In 1971, the 42nd Law Commission advocated the abrogation of section 309 IPC, 1860 for the first time. The law commission citing to the ancient Hindu texts Manusmriti stated that the provision to allow a person to end his life could be found in ancient India[9]. The law commission also quoted to the English writer H. Romilly Fedden that it is unfair and monstrous to punish a person who has already been suffered enough that he wants to end his life.

In 1979 the Government of India accepted the Law Commission recommendation but the 1979 Lok Sabha was dissolved before passing the bill.

In 2008, the 210th Law Commission report recommended about nullifying section 309, IPC stating that the section is inhuman and anachronistic and needs to be omitted.

Constitutionality of Section 309, IPC

The constitutional validity of section 309, IPC has been challenged on the ground that it is a violative of Article 14, 19 and 21 of the Constitution of India. In State v. Sanjay Kumar Bhatia[10] the Delhi High Court bench examined the character of Section 309, IPC. The bench observed that section 309, IPC does not fit in our modern civilized human society and there is no justification of it to remain in the penal code.

The Bombay High Court in Maruti Shripati Dubal v. State of Maharashtra[11] observed that Section 309, IPC is considered an ultra- vires and violates Article 14 “right to equality” and Article 21 ”right to life” of the Constitution of India. The High Court also recognized that there is not anything abnormal about the willingness to die and hence to die. The bench further observed that the method considered to end one’s life could be unnatural but the willingness which lead one to that method could not be.


In P Rathinam v. Union of India[12], the apex court held section 309, IPC a violation of Article 21 of the constitution stating that every person have the right to live and he/she cannot be forced to live an unwanted life.

Later in Gian Kaur v. State of Punjab[13] the constitutional bench of the apex court reversed the P Rathinam judgment stating that sction 309, IPC could not be constructed as a violation of Article 21 as suicide is an unnatural act which cannot be subsidized as right to death with right to life.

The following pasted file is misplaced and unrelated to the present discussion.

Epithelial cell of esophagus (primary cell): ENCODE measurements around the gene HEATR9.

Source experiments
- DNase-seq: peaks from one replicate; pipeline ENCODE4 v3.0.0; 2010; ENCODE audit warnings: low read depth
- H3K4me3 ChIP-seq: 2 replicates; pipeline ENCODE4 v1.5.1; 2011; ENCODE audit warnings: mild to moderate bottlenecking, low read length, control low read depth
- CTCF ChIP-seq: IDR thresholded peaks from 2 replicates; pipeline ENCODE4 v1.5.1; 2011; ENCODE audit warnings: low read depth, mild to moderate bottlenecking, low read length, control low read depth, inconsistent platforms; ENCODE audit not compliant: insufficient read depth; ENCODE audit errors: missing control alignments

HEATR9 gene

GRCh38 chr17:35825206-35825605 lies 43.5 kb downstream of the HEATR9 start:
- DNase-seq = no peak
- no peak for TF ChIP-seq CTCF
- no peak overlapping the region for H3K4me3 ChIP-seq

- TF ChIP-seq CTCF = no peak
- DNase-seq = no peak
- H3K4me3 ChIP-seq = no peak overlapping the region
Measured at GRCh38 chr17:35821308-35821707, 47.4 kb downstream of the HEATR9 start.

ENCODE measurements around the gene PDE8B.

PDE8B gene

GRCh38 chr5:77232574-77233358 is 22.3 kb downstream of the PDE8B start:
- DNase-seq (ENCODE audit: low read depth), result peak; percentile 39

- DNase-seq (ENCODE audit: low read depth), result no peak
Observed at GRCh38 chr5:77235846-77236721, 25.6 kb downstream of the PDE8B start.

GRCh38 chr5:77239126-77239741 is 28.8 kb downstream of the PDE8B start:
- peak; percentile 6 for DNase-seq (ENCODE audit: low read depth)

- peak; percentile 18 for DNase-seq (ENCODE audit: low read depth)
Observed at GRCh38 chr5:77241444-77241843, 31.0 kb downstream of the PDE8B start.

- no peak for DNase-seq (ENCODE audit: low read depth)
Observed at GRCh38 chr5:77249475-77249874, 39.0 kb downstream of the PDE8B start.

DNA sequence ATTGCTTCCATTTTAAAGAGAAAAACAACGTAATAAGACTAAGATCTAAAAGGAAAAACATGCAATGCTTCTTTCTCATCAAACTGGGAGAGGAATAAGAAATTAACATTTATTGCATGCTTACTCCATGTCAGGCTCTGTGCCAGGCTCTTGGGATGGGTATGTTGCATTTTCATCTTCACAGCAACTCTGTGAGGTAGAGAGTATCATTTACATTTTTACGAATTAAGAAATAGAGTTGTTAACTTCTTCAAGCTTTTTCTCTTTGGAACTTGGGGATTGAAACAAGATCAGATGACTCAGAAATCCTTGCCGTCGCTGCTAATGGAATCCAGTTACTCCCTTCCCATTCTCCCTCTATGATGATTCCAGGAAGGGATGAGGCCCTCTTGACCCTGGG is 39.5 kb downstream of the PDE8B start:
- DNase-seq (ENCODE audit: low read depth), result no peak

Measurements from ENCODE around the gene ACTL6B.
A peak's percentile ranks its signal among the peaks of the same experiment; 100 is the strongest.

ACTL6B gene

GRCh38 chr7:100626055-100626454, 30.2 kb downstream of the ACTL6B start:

Current Scenario

The section 309 of the Indian Penal Code, have been replaced with section 115 of the Mental Healthcare Act, 2017. The section 115 states that every person booked under section 309, IPC shall be considered a mental patient suffering from severe stress. It further states that the person shall not be punished and considered for medical treatment and rehabilitation by the State Govt. to ensure about not reoccurring of the same.


Conclusion

The concept of suicide has been present in our country from ancient India and its traces can be seen ancient texts. The theory of decriminalizing section 309, IPC was considered a dilemma for our judiciary and policy makers. It could be argued that in the modern society and fast paced life there may exist a person facing severe mental oppression which could let him end his life and for instance if he does not succeed in it, punishing him for that is monstrous and inhumane. And now with the enactment of the Mental Healthcare Act, 2017 those persons could be treated for their own betterment and save their precious life.


Foot notes:

[1] Section 309 of the Indian Penal Code, 1860 [2] Section 306 of the Indian Penal Code, 1860 [3] Section 115 of the Mental Healthcare Act, 2017 [4] National Crime Record Bureau (NCRB) report of 2018. [5] World Health Organization (WHO) Suicide prevention. 2012 [6] Emile Durkheim was a French scholar commonly known as the architect of modern social sciences. [7] Subs. by Act 8 of 1882, section 7, for the words “and shall also be liable to fine”. [8] Dwarka Poonja v Emperor, (1912) 14 Bom LR 146 [9] Para 16.31, 42nd Law Commission report, 1971 [10] 1986 (10) DRJ 31 [11] 1987 (1) BomCR 499, (1986) 88 BOMLR 589 [12] 1994 AIR 1844, 1994 SCC (3) 394 [13] 1996 AIR 946, 1996 SCC (2) 648